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  8. drewcp

    drewcp Squier-holic

    Dec 14, 2018
    Saint Paul, MN
    I would rather add markers to an otherwise fine fretless fingerboard. I would be too worried about chipping and damaging the would during the fret extraction process.
     
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  9. 66jbass

    66jbass Squier Talker

    27
    Apr 18, 2012
    Chicago
    Did this to a First Act bass a while back (rosewood board). I decided to not coat the fretboard (going for more of a sorta upright sound, not a ‘Jaco mwah’). Maple veneer in the fret slots worked nicely, a little cleaning out with a coping saw blade and then in with wood glue. Trimmed down with a sharp exacto blade & then sanded smooth...there was some tear out along the edges of the fret wire which was the most time consuming fix (filled in with dust from the fretboard sanding then a drop of super glue, then more sanding). I’ve used flatwound and pressurewound strings and haven’t put any visible wear on it.
     
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  10. AngelDeVille

    AngelDeVille Squier-holic

    Age:
    109
    Jan 29, 2017
    ABQ
    I play fretless bass 90% of the time, I just enjoy it more than fretted.

    The conversion is easy, you don’t have to spray the board afterwards (I use lacquer).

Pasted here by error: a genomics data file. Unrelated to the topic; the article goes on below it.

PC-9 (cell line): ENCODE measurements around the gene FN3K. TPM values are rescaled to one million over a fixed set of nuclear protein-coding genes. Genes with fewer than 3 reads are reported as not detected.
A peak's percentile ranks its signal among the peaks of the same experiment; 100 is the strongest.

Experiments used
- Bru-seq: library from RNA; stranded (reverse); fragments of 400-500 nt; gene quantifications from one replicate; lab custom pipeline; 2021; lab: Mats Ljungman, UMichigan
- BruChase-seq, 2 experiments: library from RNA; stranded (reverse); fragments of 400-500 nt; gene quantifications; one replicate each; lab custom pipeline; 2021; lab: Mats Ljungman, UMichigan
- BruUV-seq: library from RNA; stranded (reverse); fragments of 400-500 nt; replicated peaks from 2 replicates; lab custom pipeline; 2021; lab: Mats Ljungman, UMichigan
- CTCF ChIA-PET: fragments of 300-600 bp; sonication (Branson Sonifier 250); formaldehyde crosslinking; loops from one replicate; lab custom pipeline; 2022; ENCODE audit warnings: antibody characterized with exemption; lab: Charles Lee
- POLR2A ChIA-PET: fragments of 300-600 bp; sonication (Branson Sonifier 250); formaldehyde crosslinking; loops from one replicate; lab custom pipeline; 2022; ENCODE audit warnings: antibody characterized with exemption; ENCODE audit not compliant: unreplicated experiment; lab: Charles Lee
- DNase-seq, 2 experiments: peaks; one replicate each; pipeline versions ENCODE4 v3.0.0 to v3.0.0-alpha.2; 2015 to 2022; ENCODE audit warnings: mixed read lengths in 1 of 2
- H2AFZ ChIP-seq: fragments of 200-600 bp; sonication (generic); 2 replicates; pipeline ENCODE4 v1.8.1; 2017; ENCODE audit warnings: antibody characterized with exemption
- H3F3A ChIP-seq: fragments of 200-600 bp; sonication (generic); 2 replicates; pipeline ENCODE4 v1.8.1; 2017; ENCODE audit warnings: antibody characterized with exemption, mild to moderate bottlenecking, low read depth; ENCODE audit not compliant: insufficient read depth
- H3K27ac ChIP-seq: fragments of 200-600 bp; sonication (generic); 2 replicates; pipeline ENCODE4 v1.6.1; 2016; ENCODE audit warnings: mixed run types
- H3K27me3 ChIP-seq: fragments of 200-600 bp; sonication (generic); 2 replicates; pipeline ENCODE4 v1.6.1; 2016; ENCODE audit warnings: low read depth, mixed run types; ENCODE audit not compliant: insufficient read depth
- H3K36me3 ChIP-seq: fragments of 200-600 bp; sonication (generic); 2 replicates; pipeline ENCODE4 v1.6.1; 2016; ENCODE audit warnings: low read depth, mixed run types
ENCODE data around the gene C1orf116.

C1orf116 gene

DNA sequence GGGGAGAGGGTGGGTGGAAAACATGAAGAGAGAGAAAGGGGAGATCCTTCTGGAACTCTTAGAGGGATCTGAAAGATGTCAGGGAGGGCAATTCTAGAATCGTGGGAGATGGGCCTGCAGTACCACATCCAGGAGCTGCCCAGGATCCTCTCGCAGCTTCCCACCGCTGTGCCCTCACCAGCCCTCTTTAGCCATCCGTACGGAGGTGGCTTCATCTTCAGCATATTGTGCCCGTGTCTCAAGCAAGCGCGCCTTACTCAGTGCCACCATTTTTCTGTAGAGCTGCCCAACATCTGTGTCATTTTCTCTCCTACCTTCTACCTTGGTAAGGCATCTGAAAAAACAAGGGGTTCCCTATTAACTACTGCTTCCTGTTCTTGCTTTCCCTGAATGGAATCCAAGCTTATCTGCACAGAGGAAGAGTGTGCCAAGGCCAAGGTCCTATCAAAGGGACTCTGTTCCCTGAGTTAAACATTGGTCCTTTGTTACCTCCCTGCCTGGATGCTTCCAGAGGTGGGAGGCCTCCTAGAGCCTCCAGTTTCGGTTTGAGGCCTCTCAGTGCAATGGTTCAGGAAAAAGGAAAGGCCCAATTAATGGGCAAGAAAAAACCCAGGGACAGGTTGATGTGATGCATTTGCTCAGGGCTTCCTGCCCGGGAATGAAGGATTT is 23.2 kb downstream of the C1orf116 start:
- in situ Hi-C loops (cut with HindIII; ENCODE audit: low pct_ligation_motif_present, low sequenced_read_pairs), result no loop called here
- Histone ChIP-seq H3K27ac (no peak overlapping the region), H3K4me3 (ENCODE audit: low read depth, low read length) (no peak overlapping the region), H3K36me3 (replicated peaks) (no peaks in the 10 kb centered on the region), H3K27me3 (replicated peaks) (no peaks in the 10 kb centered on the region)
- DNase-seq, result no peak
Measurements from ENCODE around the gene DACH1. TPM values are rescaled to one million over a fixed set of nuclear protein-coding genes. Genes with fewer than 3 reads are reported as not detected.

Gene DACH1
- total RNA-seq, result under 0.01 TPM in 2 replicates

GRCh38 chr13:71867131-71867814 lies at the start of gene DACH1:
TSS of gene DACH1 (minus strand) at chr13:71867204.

I would buy a radius sanding block to make sure the board is even.
     
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  11. techowiz

    techowiz Squier-holic

    Aug 21, 2014
    new york
    Just starting out (recently bought my 1st bass). Having enough trouble with the frets! :)
     
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  12. SoundDesign

    SoundDesign Squier-holic

    If the project is half the fun, go for it. I would not do anything to the fretboard unless you're going really hard. I had some luck with marine varnish years ago. The Squier VM fretless is another option. I'm not in love with mine but I'm in the minority there.
     
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  13. AngelDeVille

    AngelDeVille Squier-holic

    Age:
    109
    Jan 29, 2017
    ABQ
    The pink and the headless are conversions.

    [​IMG]
    L
    eft is a bubinga board with maple slots.

    [​IMG]
     
    Last edited: Nov 21, 2020 at 6:34 PM
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  14. SoundDesign

    SoundDesign Squier-holic

    Tell me about your Eagle... I have a '78 (fretted).
     
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  15. AngelDeVille

    AngelDeVille Squier-holic

    Age:
    109
    Jan 29, 2017
    ABQ
    the koa is a 1980, the white one is a 1985, and was built for Don Lace...

    and some other fretless stuff.. 18D34C97-0139-486F-8AE6-442C516A47BF.jpeg 5532390B-4744-45E4-B3B4-A3ED43B1FFD8.jpeg 9CD84B0F-C8CC-47DE-9F28-235E909B81B8.jpeg 922ED089-7FB7-4B82-BA83-21448A1274FB.jpeg 7A14BAF7-F432-40CF-A3F5-92B355C13532.jpeg
     
    Last edited: Nov 21, 2020 at 9:00 PM
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  16. Big tuna

    Big tuna Dr. Squier Gold Supporting Member

    May 6, 2014
    east Tn